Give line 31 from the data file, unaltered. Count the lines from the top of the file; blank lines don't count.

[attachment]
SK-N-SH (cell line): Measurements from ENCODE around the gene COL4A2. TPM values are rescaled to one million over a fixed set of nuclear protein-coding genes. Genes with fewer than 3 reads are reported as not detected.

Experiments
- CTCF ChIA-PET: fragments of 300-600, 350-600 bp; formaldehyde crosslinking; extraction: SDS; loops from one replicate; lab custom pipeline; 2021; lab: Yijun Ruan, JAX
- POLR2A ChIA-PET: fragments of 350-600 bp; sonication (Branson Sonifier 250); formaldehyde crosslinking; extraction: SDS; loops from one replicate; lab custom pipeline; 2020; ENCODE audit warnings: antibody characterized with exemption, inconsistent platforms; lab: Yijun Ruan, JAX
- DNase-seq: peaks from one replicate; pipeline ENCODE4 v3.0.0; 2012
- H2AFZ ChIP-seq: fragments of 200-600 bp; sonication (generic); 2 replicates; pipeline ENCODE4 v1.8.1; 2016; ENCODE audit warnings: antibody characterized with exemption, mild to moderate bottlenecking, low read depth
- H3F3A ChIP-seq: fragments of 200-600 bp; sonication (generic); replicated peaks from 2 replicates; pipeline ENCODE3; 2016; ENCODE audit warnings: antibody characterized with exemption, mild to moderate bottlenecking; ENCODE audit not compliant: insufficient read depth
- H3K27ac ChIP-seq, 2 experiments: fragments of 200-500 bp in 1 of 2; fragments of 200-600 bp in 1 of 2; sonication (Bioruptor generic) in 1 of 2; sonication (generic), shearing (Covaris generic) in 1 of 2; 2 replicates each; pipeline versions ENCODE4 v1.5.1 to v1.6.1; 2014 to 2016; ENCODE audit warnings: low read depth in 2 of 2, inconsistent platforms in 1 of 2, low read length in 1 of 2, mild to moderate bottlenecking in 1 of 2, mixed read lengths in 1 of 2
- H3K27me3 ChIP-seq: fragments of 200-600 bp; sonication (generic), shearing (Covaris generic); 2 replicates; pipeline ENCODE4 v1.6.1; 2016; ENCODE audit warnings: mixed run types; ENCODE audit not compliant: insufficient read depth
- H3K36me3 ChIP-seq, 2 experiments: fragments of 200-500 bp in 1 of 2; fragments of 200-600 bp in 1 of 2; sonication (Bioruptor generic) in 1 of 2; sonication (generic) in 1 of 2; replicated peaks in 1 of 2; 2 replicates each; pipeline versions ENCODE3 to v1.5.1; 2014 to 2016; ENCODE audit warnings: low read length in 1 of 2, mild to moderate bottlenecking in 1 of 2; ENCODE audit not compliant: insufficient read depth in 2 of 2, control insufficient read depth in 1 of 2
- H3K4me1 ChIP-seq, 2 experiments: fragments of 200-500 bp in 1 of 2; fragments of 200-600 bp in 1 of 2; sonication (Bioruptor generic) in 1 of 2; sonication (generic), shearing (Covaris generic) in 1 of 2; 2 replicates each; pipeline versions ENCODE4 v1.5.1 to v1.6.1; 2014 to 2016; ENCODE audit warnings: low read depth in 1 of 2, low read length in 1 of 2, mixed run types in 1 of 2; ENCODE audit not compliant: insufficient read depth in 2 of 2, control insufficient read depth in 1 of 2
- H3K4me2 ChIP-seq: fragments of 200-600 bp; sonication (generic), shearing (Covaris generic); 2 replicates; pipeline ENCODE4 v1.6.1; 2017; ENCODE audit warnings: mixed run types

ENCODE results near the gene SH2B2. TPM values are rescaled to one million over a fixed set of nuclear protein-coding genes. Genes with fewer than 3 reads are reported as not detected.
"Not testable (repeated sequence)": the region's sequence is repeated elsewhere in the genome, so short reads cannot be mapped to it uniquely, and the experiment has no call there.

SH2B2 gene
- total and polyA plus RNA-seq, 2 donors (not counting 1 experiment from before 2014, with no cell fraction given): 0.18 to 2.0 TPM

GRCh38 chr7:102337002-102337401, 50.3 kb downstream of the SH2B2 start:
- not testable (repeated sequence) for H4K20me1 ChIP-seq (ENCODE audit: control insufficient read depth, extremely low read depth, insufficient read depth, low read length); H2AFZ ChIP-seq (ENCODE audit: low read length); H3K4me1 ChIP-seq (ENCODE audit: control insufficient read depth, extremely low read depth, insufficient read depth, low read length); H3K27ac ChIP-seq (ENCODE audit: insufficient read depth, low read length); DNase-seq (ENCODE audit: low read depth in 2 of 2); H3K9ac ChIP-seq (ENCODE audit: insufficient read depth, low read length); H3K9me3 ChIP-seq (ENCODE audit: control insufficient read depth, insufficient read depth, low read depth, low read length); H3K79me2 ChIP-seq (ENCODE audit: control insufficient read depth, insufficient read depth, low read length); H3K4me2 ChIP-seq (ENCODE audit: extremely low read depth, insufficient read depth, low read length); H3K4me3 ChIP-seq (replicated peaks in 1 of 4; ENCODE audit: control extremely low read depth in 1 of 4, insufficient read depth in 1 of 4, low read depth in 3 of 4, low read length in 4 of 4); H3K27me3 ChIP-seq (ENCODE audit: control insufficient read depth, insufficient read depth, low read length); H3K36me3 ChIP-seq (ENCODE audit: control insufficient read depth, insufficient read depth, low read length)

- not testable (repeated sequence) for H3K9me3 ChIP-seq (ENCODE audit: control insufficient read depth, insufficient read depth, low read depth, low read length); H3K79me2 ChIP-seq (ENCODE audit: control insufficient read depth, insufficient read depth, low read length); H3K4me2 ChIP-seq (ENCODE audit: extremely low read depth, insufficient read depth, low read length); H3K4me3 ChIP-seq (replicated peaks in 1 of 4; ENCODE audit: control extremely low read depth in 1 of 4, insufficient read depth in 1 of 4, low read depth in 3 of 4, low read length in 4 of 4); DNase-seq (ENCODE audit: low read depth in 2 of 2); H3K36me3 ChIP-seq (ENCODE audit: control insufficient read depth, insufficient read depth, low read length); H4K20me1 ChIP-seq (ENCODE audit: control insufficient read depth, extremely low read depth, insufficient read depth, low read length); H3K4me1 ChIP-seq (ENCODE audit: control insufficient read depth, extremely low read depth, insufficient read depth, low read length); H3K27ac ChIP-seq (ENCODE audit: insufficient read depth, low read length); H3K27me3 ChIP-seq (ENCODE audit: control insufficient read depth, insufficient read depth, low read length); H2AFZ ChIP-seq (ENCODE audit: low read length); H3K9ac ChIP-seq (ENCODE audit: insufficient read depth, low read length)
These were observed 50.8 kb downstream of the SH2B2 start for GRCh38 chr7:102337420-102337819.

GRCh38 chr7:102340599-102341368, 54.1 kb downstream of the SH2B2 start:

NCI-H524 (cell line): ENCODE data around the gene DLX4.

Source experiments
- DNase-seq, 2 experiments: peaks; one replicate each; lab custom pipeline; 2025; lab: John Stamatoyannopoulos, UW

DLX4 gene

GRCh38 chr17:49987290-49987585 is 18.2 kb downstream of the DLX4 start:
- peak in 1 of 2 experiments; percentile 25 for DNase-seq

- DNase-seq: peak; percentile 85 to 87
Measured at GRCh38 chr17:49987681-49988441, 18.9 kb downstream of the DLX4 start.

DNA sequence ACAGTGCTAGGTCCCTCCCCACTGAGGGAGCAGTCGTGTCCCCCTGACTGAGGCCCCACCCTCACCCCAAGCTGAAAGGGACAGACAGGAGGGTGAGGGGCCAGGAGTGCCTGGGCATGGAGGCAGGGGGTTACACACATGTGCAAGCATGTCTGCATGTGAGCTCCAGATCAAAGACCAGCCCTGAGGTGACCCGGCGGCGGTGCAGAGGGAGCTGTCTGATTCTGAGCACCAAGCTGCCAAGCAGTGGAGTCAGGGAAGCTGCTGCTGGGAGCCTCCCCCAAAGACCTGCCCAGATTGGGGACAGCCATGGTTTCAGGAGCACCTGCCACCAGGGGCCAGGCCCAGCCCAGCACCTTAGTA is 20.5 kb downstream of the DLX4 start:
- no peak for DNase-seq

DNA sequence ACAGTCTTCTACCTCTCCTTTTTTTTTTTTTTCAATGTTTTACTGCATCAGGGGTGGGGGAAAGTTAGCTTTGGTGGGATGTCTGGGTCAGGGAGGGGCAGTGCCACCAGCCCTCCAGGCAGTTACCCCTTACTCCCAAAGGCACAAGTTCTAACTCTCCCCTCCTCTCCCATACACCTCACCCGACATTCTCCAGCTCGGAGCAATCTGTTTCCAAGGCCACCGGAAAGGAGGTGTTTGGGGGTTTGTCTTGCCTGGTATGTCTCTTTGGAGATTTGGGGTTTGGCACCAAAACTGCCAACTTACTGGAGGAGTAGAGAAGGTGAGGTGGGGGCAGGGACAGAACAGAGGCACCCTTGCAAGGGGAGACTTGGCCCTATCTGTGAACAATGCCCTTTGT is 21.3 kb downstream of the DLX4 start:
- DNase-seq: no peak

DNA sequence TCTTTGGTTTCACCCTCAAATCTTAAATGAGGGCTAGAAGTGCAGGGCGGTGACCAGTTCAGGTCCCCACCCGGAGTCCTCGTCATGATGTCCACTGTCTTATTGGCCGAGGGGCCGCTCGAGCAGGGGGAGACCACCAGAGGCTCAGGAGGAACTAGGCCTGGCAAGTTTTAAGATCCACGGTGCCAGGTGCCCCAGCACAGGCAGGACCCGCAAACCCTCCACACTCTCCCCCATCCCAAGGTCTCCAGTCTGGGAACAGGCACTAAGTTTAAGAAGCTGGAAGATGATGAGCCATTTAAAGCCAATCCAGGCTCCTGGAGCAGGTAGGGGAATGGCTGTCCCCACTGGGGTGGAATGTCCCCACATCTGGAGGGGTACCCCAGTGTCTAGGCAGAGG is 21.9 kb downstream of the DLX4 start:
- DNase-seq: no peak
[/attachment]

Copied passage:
- no peak for DNase-seq